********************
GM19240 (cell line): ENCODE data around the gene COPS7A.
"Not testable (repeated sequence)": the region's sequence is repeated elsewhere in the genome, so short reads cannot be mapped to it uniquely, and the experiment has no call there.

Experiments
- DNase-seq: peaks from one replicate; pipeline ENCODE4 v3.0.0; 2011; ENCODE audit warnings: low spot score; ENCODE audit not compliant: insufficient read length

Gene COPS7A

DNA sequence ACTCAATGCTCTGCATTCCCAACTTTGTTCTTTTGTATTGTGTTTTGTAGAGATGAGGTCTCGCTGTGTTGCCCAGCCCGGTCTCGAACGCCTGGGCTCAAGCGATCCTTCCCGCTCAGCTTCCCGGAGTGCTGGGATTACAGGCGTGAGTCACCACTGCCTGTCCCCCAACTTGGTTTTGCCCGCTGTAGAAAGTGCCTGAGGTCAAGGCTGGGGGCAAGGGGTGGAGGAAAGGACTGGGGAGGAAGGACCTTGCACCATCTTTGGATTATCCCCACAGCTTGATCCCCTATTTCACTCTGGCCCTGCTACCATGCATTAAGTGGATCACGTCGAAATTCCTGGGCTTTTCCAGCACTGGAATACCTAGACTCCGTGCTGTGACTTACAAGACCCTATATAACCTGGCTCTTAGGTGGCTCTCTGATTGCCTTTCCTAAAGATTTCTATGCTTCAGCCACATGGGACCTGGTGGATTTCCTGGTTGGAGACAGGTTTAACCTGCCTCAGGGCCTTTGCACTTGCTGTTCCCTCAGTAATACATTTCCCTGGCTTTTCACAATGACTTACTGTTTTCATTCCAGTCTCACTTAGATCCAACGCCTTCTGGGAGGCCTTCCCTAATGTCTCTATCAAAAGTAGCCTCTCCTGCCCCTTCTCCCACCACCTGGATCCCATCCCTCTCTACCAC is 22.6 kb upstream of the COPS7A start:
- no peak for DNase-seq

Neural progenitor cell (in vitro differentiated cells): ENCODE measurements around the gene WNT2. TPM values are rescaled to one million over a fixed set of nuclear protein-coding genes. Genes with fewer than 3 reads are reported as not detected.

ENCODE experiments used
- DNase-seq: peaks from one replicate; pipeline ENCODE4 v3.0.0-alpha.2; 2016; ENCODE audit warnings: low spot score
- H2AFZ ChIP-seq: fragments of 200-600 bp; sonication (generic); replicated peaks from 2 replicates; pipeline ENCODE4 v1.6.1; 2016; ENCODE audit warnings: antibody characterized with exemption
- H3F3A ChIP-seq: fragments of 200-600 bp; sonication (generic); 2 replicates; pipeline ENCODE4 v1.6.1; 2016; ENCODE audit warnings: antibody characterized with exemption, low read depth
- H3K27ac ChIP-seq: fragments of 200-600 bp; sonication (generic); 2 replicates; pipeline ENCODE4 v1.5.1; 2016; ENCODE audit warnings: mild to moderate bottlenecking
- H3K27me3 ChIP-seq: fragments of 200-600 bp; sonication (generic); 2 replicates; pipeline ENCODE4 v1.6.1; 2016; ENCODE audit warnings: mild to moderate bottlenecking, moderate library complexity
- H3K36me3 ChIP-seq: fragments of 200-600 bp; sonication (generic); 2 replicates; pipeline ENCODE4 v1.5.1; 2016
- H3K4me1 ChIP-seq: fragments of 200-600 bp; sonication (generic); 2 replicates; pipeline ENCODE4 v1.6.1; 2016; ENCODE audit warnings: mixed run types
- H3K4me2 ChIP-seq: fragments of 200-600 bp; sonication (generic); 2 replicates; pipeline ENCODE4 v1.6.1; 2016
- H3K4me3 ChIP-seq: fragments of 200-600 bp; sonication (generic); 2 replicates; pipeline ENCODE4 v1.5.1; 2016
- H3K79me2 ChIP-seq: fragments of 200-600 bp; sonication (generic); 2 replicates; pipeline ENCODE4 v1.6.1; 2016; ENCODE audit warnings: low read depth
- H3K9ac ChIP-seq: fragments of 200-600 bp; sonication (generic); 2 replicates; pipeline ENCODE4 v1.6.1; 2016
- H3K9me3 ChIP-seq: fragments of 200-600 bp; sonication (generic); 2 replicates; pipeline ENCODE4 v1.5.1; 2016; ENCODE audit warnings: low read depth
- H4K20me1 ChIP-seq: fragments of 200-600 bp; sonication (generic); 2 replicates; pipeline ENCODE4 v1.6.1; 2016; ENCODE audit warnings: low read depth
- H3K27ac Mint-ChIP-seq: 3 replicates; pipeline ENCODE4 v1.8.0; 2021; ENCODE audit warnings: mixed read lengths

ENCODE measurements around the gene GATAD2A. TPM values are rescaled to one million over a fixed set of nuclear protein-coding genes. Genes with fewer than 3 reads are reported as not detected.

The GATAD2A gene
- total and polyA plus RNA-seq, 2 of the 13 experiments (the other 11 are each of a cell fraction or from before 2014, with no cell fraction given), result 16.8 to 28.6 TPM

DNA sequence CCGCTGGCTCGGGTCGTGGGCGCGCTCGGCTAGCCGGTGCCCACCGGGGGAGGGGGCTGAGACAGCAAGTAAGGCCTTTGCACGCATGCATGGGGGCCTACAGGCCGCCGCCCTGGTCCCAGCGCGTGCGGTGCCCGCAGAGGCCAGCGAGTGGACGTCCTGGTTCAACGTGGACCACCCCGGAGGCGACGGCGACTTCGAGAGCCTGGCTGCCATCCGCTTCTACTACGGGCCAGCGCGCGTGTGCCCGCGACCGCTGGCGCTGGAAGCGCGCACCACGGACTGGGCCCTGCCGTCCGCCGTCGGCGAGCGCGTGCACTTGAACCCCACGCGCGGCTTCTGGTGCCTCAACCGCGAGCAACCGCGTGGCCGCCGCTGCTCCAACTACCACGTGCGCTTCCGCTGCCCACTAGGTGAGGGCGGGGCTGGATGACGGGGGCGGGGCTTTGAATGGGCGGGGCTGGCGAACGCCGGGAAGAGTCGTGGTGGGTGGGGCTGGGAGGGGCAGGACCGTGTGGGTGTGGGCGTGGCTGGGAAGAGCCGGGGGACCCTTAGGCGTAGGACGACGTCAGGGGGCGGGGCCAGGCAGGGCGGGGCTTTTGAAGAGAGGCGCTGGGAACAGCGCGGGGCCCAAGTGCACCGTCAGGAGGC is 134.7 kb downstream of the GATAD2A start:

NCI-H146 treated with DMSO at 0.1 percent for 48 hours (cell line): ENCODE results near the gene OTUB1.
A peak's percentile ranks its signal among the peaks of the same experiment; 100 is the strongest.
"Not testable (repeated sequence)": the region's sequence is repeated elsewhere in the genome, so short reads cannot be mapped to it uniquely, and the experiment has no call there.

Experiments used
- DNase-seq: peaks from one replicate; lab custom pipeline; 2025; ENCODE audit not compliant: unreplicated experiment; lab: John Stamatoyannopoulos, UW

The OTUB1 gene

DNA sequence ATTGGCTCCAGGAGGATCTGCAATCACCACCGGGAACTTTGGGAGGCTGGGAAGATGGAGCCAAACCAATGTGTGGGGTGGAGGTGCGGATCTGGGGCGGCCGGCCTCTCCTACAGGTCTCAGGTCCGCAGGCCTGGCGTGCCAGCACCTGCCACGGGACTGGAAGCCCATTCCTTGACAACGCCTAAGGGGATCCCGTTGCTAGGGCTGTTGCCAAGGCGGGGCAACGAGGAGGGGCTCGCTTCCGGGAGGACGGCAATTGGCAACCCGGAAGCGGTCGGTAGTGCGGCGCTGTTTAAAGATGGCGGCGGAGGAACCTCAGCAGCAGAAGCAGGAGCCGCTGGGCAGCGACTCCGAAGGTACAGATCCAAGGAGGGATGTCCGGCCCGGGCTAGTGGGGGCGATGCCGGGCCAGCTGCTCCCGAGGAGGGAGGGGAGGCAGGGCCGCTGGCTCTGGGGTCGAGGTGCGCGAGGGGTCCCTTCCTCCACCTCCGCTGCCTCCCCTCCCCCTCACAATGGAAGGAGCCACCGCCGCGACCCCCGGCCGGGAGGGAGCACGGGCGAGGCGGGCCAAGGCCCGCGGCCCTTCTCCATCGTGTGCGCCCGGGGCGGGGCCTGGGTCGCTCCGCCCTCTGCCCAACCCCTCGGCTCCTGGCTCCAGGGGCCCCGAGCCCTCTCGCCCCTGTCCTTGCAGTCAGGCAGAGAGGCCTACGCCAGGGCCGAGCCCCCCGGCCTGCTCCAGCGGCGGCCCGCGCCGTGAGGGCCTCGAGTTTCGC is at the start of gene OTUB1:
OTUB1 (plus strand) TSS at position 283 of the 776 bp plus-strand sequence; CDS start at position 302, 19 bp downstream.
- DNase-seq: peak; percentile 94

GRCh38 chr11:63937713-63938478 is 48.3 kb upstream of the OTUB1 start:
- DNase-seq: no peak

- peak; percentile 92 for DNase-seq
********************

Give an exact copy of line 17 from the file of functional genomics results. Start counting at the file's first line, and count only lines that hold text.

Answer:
- H3K4me2 ChIP-seq: fragments of 200-600 bp; sonication (generic); 2 replicates; pipeline ENCODE4 v1.6.1; 2016